THE PEACE: You may not be familiar with the Passing of the Peace, but somewhere in the middle of the service, the celebrant says, "The Peace of the Lord be always with you." And the congregation responds with: "And also with you." Then chaos breaks out as pretty much everyone gets out to pass the peace with others. Mostly, we shake hands or hug. You don't have to move but don't be surprised if several people offer you a hand and peace.

THE OFFERING: We live in a physical world with physical needs, and in our society, money is the accepted medium for meeting those needs. There is a collection each Sunday during which those who choose can place their offering in a collection plate as it passes. This money is used for many things from paying salaries to paying maintenance costs on the buildings, but it is primarily there to further our ministry of making Christ's love known in the world through words and actions. Please do not feel pressured into giving if you are not ready to do so. There is never an "admission fee" to the church.

7. Do I stand, sit, or kneel? It can be a little confusing at first. Just watch what other people are doing. Our service will become familiar quickly.

Some general guidelines:

  • We stand when we sing.
  • We sit during readings (except we stand for the Gospel lesson) and the sermon.
  • We stand during affirmations of faith.
  • We stand or kneel for prayer to show our gratefulness to God.

8. How do I receive communion? Please know that you are welcome to receive Holy Communion regardless of your denomination. Here, people typically kneel at the altar rail and hold out their hands to receive the bread (also known as the host). Some stand, some open their mouths for the priest to place the host on their tongues. It's all good. We'll figure it out together.

Please note that we use wine in our communion and drink from a common cup. If you can't drink wine, please know that you don't have to receive both the bread and the wine. In fact, many people don't. If you prefer not to receive the wine, you can simply return to your seat after receiving the bread.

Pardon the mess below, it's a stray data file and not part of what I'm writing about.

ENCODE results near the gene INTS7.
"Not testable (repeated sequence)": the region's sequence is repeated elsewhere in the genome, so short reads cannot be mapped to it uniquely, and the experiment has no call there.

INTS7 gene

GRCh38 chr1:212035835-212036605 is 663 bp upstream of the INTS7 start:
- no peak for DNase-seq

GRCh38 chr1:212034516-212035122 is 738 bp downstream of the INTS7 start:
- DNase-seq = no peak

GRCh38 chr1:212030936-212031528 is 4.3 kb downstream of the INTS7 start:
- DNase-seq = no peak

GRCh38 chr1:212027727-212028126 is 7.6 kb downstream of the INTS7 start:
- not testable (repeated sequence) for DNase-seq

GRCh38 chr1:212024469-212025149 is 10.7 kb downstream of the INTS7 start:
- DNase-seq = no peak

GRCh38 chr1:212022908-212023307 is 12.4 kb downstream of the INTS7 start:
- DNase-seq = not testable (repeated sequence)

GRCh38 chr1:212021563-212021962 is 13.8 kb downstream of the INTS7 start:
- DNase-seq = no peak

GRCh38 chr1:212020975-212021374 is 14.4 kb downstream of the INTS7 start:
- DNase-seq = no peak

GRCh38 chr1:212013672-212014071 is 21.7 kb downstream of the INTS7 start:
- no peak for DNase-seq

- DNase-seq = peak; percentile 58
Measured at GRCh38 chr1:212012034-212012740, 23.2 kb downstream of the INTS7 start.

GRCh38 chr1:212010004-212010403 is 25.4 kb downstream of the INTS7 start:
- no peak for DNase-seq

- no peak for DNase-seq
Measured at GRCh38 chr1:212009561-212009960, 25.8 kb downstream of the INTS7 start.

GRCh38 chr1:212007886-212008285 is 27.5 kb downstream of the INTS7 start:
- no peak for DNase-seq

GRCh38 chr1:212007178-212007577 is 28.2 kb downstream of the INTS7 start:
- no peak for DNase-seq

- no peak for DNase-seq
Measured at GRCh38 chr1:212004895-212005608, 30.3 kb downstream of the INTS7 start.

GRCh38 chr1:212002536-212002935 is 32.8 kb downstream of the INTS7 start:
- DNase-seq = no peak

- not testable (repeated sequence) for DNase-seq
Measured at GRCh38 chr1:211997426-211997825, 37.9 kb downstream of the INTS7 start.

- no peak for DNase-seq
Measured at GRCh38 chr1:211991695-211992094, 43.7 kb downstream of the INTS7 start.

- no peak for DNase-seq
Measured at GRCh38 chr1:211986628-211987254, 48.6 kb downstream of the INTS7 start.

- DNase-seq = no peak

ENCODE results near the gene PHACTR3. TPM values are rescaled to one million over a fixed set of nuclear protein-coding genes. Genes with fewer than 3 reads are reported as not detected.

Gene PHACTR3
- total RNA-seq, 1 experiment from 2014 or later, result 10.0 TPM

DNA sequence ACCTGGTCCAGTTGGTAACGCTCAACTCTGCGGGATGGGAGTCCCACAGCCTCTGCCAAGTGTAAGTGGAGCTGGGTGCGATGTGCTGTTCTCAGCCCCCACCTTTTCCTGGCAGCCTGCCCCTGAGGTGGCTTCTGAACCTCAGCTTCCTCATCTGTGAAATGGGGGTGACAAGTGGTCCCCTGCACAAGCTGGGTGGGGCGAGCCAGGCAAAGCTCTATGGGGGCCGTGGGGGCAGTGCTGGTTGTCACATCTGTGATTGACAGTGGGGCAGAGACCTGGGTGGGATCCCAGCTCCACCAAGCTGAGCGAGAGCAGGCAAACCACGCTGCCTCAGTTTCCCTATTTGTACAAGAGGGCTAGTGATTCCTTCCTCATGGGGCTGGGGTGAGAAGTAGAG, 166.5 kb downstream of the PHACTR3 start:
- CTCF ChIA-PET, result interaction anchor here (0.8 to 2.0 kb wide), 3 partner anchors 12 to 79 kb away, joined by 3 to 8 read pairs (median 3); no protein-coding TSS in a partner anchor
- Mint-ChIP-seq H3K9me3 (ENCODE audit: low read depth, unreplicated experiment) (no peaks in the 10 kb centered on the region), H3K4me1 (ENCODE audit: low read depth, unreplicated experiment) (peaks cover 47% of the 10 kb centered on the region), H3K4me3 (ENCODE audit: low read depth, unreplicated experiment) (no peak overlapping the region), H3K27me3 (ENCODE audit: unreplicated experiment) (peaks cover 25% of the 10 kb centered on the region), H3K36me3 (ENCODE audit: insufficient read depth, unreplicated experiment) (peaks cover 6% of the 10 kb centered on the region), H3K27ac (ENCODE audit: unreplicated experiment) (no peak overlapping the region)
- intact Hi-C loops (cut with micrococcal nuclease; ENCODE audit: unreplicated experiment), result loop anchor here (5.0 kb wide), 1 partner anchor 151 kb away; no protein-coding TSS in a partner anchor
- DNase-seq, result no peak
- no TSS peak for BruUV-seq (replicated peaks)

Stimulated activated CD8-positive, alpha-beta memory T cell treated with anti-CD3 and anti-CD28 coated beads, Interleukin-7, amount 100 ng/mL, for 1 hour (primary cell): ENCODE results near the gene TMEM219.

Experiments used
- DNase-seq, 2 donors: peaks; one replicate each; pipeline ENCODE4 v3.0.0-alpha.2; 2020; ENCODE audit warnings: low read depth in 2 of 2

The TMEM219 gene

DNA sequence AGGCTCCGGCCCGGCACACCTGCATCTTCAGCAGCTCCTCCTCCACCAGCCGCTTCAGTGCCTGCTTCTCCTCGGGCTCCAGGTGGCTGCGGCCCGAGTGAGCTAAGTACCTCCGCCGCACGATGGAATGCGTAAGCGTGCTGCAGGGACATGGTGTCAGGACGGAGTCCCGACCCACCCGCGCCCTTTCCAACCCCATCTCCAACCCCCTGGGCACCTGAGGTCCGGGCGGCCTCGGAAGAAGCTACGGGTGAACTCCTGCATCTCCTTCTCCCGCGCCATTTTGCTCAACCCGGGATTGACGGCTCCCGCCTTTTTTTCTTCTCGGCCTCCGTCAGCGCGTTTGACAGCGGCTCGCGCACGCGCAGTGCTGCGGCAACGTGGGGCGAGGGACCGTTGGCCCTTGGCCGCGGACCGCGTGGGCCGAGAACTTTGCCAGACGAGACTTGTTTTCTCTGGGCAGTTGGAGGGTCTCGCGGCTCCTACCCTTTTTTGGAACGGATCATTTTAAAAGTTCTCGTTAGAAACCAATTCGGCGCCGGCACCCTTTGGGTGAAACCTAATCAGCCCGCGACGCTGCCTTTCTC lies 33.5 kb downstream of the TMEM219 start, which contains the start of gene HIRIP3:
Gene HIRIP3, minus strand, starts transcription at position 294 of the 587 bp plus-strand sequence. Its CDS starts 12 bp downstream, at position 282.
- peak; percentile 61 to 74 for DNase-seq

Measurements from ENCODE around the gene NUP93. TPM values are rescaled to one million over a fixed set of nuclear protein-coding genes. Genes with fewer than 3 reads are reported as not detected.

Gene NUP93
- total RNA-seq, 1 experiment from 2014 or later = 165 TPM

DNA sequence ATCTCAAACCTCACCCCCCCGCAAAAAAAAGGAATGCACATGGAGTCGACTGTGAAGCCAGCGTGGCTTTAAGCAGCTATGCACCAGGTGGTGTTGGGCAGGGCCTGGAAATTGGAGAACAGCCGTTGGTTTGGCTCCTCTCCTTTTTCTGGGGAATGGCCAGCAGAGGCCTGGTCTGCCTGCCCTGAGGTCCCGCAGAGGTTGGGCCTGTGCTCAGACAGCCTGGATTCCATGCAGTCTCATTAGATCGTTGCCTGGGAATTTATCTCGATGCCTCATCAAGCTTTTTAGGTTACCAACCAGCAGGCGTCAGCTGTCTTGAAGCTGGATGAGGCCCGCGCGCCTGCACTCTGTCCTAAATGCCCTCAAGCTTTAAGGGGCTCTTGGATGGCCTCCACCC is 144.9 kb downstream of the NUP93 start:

If you would prefer not to receive communion but would like a blessing, you can come to the altar rail and cross your arms over your chest.

9. Are you going to make me stand up and be welcomed in the middle of the service or ask me to join the choir on my first visit? No. We are honored that you are visiting us. The last thing that we want to do is embarrass you. We will welcome you, either before the service or when we greet one another during the Peace. You are invited to join us for coffee next door afterwards, if you want. You wonít be pressured in any way.

10. How long does the service last? Usually, the 8:00 a.m. service lasts between 45 and 50 minutes while the 10:00 a.m. lasts a little over an hour.

11. After the service: Join us following the 10:00 a.m. service for coffee hour. It's just next door in the parish hall, and anyone from the congregation will be more than happy to show you around. If that's uncomfortable for you, please feel free to hang around to chat with the clergy for a few minutes. We'll stick by the door just in case. The 8:00 a.m. service has no formal coffee hour, but the folks do love to gather at the nearby coffee shop (Cranberry's) to chat.

Oh, and if you would sign our guest book, we'd appreciate it! We won't send you anything unless you request it, but we do like to know you've visited us.

12. After you go home: Please feel free to contact the clergy at any time after you've visited us. You may have questions that strike only after you get home. Doesn't matter when they come to you, we are happy to hear them!